Yamaguchi-gumi : the past and the present of Yakuza

The Sixth Yamaguchi-gumi is Japan’s largest and most infamous yakuza organization.

It is named after its founder Harukichi Yamaguchi. Its origins can be traced back to a loose labor union for dockworkers in Kobe pre-WWII.

It is one of the largest criminal organizations in the world. Estimates put the number of active members at just over 55,000, with thousands more having strong associations. It is, by far, the largest of the boryokudan groups, and its membership encompasses roughly 45% of the 86,300 yakuza in the Japanese underworld. Formal members of the Yamaguchi-gumi number 102 people in total; 1 kumicho, 15 shatei (younger brother) and 86 wakachu (child) as of November 2005.

Yakuza members with tatoos on their back

The Yamaguchi-gumi are among the world’s wealthiest gangsters, bringing in billions of dollars a year from extortion, gambling, the sex industry, guns, drugs, and real estate and construction kickback schemes. They are also involved in stock market manipulation and Internet pornography.

The Yamaguchi-gumi has its headquarters in Kobe, Japan, but it operates all across Japan and has overseas operations in Asia and the United States.

Despite more than a decade of police crackdowns, their numbers have been growing. Its current kumicho (Boss), Shinobu Tsukasa, has declared an expansionist policy – even making inroads into Tokyo, traditionally not Yamaguchi turf. They also have multiple groups working overseas.

The history of six Kumicho

1st kumicho (1915–1925): Harukichi Yamaguchi

2nd kumicho (1925–1942): Noboru Yamaguchi — son of Harukichi Yamaguchi

3rd kumicho (1946–1981): Kazuo Taoka

Yamaguchi-gumi logo

When Taoka inherited the title of kumicho, it was merely a local family with only a few dozen members. It was Taoka who made Yamaguchi-gumi the world’s largest criminal organization. He urged his underlings to have legitimate businesses and allowed them to have their own family, which became a kind of subsidiary family of Yamaguchi-gumi. He also created a structural system in the family. Wakagashira were elected as underbosses to the kumicho and some of powerful members were elected as wakagashira-hosa (deputy underbosses).

4th kumicho (1984–1985): Masahisa Takenaka

After the death of Taoka, the heir apparent wakagashira Kenichi Yamamoto (kumicho of the Yamaken-gumi) was serving a prison sentence. He died of liver failure shortly afterward. Fumiko Taoka, Kazuo Taoka’s wife, stepped forward to fill the leadership void until a new kumicho could be selected by a council of eight top-level bosses.

Yakuza man with tatoos

In 1984, the elders chose Masahisa Takenaka (kumicho of the Takenaka-gumi) to be the fourth kumicho of Yamaguchi-gumi. One of the other contenders, Hiroshi Yamamoto (kumicho of the Yamahiro-gumi), broke away from Yamaguchi-gumi with many of its powerful members and more than 3,000 of its soldiers to form the Ichiwa-kai. A bitter rivalry existed between the two groups, which led to an all-out war (the Yama-Ichi War) after the Ichiwa-kai’s 1985 assassination of Takenaka and wakahashira Katsumasa Nakayama. During the war, acting-kumicho Kazuo Nakanishi (kumicho of the Nakanishi-gumi) and wakagashira Yoshinori Watanabe (kumicho of the Yamaken-gumi) briefly took the leadership role until 1989.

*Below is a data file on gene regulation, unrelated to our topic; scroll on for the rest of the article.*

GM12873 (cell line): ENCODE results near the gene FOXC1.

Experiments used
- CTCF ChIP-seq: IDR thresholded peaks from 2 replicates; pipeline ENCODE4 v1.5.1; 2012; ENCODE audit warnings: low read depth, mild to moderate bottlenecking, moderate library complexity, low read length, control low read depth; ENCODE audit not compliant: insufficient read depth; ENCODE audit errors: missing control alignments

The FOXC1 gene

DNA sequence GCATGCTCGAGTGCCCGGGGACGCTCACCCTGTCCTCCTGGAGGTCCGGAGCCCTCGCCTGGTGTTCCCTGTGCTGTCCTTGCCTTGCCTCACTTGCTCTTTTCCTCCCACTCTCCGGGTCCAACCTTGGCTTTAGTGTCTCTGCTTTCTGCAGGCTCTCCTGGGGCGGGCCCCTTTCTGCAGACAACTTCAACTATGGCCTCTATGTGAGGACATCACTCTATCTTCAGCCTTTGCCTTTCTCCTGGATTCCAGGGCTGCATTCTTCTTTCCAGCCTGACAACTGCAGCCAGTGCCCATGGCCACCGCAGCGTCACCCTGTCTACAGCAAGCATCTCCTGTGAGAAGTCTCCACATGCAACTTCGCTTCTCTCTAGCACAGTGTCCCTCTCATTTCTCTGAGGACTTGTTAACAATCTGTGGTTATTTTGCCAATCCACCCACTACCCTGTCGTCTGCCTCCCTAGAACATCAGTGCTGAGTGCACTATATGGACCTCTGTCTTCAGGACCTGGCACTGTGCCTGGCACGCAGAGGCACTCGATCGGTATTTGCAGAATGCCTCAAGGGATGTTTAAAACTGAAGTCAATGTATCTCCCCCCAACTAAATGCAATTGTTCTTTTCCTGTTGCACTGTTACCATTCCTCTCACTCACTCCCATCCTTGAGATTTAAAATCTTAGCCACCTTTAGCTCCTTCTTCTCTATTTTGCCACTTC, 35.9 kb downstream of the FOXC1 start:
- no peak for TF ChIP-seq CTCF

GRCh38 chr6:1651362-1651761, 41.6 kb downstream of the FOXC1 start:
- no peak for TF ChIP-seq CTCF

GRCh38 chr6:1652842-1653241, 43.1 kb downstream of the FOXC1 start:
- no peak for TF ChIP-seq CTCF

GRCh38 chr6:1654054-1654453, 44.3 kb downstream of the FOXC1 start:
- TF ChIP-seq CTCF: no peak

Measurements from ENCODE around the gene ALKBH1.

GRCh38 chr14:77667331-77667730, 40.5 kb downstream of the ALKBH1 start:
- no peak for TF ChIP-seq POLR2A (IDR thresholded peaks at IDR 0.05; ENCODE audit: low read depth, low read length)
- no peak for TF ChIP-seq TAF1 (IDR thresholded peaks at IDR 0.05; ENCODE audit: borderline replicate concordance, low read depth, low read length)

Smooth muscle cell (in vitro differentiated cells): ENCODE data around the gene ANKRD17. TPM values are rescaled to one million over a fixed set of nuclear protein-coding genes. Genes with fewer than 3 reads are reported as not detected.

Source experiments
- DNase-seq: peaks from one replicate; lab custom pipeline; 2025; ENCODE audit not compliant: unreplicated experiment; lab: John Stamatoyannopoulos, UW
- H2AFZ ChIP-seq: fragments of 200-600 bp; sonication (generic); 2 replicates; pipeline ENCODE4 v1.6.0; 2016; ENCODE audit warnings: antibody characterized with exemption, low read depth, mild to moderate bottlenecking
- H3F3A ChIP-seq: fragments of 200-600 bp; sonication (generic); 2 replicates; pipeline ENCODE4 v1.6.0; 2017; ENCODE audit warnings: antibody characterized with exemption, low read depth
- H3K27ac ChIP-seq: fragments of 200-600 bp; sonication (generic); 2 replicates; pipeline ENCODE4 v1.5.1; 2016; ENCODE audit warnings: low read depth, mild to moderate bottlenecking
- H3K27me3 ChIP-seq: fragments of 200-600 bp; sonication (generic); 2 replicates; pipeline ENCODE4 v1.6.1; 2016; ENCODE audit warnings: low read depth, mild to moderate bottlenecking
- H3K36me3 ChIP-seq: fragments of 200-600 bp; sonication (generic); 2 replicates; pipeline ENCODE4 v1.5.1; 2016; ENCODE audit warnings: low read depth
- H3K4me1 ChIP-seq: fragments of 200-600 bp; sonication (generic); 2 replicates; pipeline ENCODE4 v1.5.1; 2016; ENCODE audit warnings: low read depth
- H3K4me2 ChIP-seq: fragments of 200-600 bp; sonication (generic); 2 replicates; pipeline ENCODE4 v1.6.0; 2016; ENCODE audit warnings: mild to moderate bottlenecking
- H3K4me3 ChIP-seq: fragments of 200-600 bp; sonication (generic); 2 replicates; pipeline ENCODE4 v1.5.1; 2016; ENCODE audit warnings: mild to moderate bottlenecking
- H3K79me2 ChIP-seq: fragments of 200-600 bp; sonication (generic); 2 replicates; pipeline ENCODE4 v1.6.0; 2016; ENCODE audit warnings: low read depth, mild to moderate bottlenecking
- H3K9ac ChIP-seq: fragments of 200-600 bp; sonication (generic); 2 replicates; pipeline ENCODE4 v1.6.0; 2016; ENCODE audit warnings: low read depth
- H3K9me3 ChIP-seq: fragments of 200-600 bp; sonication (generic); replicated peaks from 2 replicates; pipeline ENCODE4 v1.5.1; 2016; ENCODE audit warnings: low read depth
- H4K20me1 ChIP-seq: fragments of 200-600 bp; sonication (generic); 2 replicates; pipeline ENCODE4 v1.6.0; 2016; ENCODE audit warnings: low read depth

5th kumicho (1989–2005): Yoshinori Watanabe

The Yama-Ichi War ended with retirement of Hiroshi Yamamoto which was arbitrated by one of the most respected bosses Seijo Inagawa. After that, the clan elected wakagashira Yoshinori Watanabe as 5th kumicho of the organization. Masaru Takumi (kumicho of Takumi-gumi) was elected as wakagashira. He was so powerful and respected within the organization that his influence overshadowed that of kumicho to some extent.

Nude Yakuza tatooed girls

6th kumicho (2005–present): Shinobu Tsukasa (real name: Kenichi Shinoda)

In 1997, then powerful wakagashira Masaru Takumi was assassinated by underlings of then wakagashira-hosa (deputy underboss) Taro Nakano. After this assassination, they were unable to choose a new wakagashira for more than eight years. As a result, leadership of the organization became weaker. Finally, in 2005, wakagashira-hosa Shinobu Tsukasa (then kumicho of Hirota-gumi) was chosen as new wakagashira and shortly afterward, in August 2005, Tsukasa inherited the position of the 6th kumicho of the Yamaguchi-gumi.

Watanabe has retired to private life — rather uncommon in Yakuza circles, as bosses usually do not retire until their death.

Under Tsukasa’s leadership, the 6th Yamaguchi-gumi has resumed expansion. Seiji Takayama, kumicho of Kodo-kai, was elected as wakagashira. They absorbed the Tokyo-based gang Kokusui-kai, thus acquiring lucrative turf in the capital. Tsukasa was imprisoned in December 2005, and is serving a six-year sentence.

 

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